1709 Blog: for all the copyright community

Wednesday, 20 July 2011

Folk hero and/or cyberthief? The case of Aaron Swartz

The 1709 Blog has been made aware of criminal proceedings which are being brought against Aaron Swartz following a dramatic gesture that was pretty much guaranteed to draw a response.  Since this event is governed by United States law, this blogger was hesitant to offer an uninformed opinion. The 1709 Blog is therefore pleased to host this guest piece from Christopher F. Meatto (New York attorney and HarvardLaw74 blogger), which reads thus:
"Swartz, Civil Disobedience, and Harvard Ethics


[The July 14, 2011 United States criminal indictment of activist Aaron Swartz, inventor of RSS, for downloading mass quantities of academic journals, can be accessed here].

The relevant American newspapers have two different takes on the Swartz indictment.

Boston: “Aaron Swartz, a Cambridge web entrepreneur and political activist who has lobbied for the free flow of information on the Internet, was charged in federal court with hacking into a subscription-based archive system at MIT and stealing more than 4 million articles, including scientific and academic journals.

New York Times: “A respected Harvard researcher who also is an Internet folk hero has been arrested in Boston on charges related to computer hacking, which are based on allegations that he downloaded articles that he was entitled to get free.”

I suggest we view this indictment of a Harvard ethics fellow in the following context: “Civil disobedience is the active, professed refusal to obey certain laws, demands, and commands of a government, or of an occupying international power. Civil disobedience is commonly, though not always, defined as being nonviolent resistance. It is one form of civil resistance. In one view (in India, known as ahimsa or satyagraha) it could be said that it is compassion in the form of respectful disagreement.”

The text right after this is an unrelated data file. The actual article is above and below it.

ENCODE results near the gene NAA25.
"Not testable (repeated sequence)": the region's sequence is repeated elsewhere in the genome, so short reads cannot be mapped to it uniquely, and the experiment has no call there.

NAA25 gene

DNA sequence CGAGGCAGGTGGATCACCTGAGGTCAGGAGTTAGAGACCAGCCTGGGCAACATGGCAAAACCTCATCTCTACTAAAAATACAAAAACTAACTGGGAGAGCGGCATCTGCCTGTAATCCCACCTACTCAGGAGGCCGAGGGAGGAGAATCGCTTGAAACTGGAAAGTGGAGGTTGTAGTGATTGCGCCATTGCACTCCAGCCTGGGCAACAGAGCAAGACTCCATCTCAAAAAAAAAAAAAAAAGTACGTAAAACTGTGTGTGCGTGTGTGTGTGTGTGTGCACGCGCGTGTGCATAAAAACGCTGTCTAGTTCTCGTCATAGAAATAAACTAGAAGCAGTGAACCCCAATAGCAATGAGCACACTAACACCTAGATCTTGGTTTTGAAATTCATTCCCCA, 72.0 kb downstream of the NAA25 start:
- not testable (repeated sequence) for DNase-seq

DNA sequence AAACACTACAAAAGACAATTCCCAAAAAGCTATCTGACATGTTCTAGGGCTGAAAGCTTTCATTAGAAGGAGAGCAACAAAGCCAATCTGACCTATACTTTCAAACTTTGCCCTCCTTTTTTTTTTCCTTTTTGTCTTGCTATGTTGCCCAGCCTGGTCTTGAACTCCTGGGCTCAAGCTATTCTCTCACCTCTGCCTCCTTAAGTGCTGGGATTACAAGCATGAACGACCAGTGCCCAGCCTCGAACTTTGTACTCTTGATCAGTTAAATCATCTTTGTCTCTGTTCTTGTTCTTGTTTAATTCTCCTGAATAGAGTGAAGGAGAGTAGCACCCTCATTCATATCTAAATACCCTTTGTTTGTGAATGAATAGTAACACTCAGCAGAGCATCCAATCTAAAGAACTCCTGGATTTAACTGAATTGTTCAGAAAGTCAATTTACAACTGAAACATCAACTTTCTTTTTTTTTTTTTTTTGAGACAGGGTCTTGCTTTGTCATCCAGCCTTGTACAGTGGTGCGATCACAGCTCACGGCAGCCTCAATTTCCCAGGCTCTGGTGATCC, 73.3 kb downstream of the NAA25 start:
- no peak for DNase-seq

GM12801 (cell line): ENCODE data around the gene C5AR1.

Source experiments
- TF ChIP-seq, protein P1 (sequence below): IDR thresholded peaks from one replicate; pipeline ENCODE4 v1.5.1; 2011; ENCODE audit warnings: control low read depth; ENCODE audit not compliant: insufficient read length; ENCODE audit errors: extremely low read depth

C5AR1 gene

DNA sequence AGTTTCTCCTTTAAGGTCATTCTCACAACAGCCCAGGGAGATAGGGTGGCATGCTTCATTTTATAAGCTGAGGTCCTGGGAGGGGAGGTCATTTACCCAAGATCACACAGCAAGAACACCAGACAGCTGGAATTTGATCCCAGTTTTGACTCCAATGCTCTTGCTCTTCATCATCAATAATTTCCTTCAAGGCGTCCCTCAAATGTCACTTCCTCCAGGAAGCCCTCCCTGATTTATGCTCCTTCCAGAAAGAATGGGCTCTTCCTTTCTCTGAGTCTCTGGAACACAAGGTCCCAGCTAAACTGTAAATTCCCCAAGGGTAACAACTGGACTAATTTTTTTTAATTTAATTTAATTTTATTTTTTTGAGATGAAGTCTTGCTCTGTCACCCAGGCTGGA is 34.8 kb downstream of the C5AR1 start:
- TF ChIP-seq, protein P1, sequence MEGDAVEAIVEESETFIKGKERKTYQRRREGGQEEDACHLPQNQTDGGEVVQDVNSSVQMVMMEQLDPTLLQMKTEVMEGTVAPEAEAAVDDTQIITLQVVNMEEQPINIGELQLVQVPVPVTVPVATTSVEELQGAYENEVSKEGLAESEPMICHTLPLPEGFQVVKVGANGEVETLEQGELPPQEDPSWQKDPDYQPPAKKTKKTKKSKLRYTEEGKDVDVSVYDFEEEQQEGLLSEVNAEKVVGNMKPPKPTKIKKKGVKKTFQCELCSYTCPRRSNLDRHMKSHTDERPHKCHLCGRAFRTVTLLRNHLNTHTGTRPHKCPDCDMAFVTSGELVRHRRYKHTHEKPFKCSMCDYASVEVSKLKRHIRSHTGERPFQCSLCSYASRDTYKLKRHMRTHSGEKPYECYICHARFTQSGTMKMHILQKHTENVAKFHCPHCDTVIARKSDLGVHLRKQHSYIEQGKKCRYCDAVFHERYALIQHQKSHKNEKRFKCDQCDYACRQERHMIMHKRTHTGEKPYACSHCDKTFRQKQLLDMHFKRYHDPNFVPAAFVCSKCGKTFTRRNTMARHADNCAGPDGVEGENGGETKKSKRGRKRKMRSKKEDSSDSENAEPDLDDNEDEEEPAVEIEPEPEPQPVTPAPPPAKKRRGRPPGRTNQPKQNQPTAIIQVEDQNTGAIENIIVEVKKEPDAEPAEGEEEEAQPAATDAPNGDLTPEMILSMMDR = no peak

JSTOR, the academic archiving service from which the documents were downloaded, has published an ambivalent, at best, account of its position on this case:
“It is important to note that we support and encourage the legitimate use of large sets of content from JSTOR for research purposes. We regularly provide scholars with access to content for this purpose. Our Data for Research site (http://dfr.jstor.org/) was established expressly to support text mining and other projects, and our Advanced Technologies Group is an eager collaborator with researchers in the academic community….Even as we work to increase access, usage, and the impact of scholarship, we must also be responsible stewards of this content. We monitor usage to guard against unauthorized use of the material in JSTOR, which is how we became aware of this particular incident.”
The JSTOR statement also implies that it has already settled with Swartz with respect to the nature of his use of the downloaded content.

I respectfully suggest that the solution here is for JSTOR to publish its complilation of 1,000 academic journals on a non-exclusive basis under a Creative Commons Licence.

I applaud Aaron Swartz for his efforts".
Thanks, Christopher, for this take on what clearly has the makings of a cause celebre -- but what do our readers think?

2 comments:

mary hatcher said...

How can it be hacking if they give you free acess? Did they have posted limits on how much you can download? This is just wrong I see nothing criminal there, seems like they need to go back and review thier policies on downloading.

goldenrail said...

@mary - This might not be apparent from the report above, but Swartz didn't download the articles from his free user account. He went on the network of a different university and hacked his way into the JSTOR system from there. The indictment linked to above provides more details.